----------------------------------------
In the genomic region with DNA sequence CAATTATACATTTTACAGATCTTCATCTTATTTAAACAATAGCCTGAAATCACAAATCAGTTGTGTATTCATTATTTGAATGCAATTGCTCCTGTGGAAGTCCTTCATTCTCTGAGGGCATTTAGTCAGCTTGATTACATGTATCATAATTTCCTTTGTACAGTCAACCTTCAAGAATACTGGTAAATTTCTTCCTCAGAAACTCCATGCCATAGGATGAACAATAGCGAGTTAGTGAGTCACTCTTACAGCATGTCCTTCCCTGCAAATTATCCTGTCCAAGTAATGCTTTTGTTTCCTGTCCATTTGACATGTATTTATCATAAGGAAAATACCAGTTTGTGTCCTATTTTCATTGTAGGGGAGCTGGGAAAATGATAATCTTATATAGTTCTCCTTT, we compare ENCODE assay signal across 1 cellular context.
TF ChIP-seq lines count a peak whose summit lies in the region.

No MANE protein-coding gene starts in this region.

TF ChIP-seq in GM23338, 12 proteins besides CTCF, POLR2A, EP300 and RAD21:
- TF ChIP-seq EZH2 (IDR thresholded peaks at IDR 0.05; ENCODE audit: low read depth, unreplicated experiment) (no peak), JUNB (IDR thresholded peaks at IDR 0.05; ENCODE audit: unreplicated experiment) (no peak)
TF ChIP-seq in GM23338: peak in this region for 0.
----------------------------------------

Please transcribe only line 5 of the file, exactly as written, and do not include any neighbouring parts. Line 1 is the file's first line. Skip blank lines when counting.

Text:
- TF ChIP-seq EZH2 (IDR thresholded peaks at IDR 0.05; ENCODE audit: low read depth, unreplicated experiment) (no peak), JUNB (IDR thresholded peaks at IDR 0.05; ENCODE audit: unreplicated experiment) (no peak)